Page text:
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Theatre in Review: Make Believe (Second Stage Theater/Tony Kiser Theater)

Ryan Foust, Maren Heary, Casey Hilton. Photo: Joan Marcus.

Make Believe is populated with children who play some very adult games; the playwright, Bess Wohl, is a pretty audacious game-player herself. Only someone with nerves of steel would put a quartet of young characters, played by actors aged five through twelve, through emotional paces that lay bare their appalling state of neglect. (One of them, in adulthood, will note that they were "raised by wolves." That's putting it mildly.) They are, from eldest to youngest, Chris, Kate, Addie, and Carl; arriving home from school to find their mother mysteriously absent, they hole up in their attic playroom, indulging in power plays, reenacting their parents' violent squabbles, and, as time passes, fighting off the growing fear that they have been abandoned. If Harold Pinter had ever written for children's theatre, the result might be something like Make Believe.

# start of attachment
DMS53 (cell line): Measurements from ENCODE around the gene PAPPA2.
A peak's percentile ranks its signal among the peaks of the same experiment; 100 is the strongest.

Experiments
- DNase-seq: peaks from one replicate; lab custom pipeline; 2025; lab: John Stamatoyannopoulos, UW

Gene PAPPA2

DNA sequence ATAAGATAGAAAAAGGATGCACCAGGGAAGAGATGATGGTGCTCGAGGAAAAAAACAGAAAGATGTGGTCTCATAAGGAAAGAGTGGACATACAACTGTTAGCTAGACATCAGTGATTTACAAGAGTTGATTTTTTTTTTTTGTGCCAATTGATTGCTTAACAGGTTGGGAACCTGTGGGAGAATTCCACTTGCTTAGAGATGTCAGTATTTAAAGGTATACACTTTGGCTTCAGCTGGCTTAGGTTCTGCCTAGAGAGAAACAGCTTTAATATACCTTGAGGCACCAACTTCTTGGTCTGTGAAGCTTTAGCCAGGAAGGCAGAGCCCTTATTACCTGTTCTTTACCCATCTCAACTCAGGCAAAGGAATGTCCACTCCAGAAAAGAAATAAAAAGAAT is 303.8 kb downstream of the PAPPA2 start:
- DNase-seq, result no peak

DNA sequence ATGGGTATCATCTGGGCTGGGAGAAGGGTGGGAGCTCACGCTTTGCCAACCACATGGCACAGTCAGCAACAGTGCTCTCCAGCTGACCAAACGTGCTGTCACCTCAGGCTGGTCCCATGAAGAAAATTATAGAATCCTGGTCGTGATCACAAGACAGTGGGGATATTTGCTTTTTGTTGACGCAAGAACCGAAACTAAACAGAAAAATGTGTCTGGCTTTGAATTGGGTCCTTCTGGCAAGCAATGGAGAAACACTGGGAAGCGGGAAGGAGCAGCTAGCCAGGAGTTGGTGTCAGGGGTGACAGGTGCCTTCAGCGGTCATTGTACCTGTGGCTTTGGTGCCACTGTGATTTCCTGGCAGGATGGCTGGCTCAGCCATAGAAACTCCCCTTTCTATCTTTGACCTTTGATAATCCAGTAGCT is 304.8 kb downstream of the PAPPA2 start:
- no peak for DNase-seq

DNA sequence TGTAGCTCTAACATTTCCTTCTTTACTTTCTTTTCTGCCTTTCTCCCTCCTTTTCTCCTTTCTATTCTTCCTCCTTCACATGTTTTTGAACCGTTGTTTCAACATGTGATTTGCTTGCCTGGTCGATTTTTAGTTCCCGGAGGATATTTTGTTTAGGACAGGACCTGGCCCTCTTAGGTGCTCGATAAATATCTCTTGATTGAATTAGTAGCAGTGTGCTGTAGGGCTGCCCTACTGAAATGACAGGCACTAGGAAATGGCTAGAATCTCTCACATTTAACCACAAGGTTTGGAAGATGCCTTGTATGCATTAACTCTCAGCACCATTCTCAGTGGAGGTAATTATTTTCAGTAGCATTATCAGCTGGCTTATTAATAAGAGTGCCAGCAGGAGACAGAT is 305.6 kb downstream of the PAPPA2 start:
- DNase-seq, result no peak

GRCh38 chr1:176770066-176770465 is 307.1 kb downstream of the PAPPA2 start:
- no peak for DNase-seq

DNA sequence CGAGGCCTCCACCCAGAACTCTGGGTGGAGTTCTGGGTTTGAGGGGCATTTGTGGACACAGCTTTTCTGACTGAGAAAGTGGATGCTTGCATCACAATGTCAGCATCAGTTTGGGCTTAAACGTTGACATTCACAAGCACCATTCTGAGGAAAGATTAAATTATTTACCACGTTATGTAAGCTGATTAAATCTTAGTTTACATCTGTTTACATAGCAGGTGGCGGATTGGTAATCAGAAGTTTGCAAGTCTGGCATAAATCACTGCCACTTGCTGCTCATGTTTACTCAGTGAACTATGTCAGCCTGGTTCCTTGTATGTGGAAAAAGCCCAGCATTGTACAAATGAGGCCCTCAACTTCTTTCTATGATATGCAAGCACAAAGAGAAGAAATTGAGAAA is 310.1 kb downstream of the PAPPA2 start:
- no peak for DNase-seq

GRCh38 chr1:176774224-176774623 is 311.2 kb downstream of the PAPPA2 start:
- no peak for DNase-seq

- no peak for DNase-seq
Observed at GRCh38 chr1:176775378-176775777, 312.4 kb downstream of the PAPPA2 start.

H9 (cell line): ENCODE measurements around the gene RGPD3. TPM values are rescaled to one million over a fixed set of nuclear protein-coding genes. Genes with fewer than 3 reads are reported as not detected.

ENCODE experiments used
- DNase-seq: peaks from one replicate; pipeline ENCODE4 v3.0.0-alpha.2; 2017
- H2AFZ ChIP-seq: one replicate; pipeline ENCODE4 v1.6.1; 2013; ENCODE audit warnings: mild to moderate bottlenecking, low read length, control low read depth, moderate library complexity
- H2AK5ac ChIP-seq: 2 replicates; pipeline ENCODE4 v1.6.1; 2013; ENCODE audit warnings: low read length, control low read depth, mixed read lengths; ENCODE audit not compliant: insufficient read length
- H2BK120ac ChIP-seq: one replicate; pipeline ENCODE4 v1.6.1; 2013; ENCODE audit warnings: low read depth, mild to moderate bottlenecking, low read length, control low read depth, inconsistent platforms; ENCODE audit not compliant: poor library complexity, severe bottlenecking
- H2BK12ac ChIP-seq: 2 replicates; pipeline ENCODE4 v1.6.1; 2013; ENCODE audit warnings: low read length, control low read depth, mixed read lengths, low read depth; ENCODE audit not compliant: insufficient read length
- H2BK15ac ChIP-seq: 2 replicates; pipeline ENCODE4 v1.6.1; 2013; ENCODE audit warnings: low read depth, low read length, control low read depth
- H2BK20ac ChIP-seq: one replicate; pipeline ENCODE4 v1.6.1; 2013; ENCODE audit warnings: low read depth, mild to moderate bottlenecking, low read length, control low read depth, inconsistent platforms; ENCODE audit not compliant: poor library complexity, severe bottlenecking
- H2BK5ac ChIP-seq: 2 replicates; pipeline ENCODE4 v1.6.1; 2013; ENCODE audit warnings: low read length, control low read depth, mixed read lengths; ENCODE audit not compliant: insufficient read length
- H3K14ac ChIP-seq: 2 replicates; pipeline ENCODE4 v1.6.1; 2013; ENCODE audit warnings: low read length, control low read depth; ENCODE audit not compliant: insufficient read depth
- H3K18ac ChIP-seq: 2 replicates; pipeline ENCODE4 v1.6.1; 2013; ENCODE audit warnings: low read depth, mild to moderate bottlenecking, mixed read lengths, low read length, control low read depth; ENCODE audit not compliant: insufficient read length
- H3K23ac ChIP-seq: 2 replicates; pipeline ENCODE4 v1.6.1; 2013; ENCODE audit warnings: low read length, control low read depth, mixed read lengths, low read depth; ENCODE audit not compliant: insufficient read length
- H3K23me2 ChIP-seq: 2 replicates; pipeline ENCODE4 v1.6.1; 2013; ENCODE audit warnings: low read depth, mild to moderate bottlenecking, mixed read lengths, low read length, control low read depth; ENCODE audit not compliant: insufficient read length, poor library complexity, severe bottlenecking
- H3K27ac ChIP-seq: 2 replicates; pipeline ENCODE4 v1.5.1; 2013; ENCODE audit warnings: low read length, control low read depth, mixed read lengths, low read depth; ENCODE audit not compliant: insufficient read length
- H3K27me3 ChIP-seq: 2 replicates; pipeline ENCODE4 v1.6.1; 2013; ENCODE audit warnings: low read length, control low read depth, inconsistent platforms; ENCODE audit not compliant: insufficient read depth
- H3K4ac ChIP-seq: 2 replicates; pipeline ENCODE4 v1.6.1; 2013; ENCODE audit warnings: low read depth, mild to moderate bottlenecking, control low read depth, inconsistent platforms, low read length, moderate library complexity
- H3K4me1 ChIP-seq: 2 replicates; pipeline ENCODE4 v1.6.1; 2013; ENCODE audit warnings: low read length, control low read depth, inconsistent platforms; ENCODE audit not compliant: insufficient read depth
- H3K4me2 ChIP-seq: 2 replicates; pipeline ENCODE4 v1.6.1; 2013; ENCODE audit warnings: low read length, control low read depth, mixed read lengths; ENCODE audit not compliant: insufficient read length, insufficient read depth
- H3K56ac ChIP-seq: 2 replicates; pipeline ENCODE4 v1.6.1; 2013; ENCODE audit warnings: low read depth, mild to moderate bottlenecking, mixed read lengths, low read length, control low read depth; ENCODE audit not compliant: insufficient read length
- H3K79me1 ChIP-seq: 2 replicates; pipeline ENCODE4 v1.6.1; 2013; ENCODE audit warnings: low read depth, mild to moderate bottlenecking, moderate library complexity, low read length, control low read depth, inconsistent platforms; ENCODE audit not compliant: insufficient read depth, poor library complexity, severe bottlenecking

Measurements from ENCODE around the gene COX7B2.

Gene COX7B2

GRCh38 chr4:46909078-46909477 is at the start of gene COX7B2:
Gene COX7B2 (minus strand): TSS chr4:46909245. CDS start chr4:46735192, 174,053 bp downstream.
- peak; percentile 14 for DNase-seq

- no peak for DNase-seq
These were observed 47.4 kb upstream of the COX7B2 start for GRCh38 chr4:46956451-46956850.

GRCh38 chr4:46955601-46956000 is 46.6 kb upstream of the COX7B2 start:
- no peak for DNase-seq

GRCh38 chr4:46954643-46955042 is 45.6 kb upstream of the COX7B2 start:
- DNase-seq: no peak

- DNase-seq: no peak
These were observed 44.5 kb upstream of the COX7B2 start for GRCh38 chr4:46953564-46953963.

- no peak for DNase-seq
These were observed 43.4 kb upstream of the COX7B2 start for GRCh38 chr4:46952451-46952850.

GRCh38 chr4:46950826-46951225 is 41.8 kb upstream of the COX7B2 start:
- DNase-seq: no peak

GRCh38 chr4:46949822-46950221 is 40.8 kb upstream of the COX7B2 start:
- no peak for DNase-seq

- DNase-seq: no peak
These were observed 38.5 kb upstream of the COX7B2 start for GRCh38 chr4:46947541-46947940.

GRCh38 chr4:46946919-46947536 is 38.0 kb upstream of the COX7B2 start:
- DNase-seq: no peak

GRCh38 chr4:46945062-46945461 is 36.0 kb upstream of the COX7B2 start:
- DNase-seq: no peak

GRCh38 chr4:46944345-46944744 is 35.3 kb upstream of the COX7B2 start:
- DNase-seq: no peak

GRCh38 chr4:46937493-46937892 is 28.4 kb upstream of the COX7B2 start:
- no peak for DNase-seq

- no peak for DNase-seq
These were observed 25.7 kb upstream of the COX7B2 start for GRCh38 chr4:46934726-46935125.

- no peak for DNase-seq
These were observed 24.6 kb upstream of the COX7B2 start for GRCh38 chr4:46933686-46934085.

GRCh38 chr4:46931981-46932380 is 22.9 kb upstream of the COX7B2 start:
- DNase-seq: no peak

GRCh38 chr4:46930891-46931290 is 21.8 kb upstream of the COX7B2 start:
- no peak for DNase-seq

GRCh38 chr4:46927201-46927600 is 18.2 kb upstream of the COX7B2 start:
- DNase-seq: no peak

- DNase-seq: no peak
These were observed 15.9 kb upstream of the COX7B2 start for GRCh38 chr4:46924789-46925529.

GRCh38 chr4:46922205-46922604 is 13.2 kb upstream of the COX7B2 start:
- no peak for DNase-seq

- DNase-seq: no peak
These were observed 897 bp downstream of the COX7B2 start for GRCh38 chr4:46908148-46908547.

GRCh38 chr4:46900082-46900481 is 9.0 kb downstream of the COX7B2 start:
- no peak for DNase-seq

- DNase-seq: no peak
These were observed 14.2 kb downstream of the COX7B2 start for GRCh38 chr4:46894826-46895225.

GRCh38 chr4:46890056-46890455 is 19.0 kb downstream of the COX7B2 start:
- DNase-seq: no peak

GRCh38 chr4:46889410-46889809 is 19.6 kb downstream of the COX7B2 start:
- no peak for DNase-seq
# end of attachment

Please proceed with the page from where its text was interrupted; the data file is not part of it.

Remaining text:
Left to their own devices, the kids act out, their fooling-around acquiring an increasingly serrated edge as no adult appears. Chris, the house bully, enters in a fury of entitlement, using a soccer ball to provide a downbeat to every syllable of the complaint "There's supposed to be a snack." Kate, lording it over her siblings, speaks to them in French, which none of them understand; she also pens a letter to Princess Grace of Monaco, expressing her theory that they are, in fact, mother and daughter, separated by unknown circumstances. "A careful analysis of bone structure, mine and yours...indicates a clear and undeniable connection," she points out, adding, "Also, je parle fran├žais. And I believe you do as well, although neither of us is French per se. More in common!" Addie reviews the many possibilities for their mother's absence, which, in her view, include abduction by fairies, being devoured by wolves, or amnesia. "Or she died. Like Dad," she adds. "Dad is on a business trip," Kate corrects her. "Mom said he was dead," Addie protests. "Mom said she wished he was dead," her sister replies. "It's not the same thing." From there, it's a short step to Kate, holding a wineglass and sporting the type of sunglasses used to mask a hangover, demanding her pills and crying out, "I can't take care of everyone!"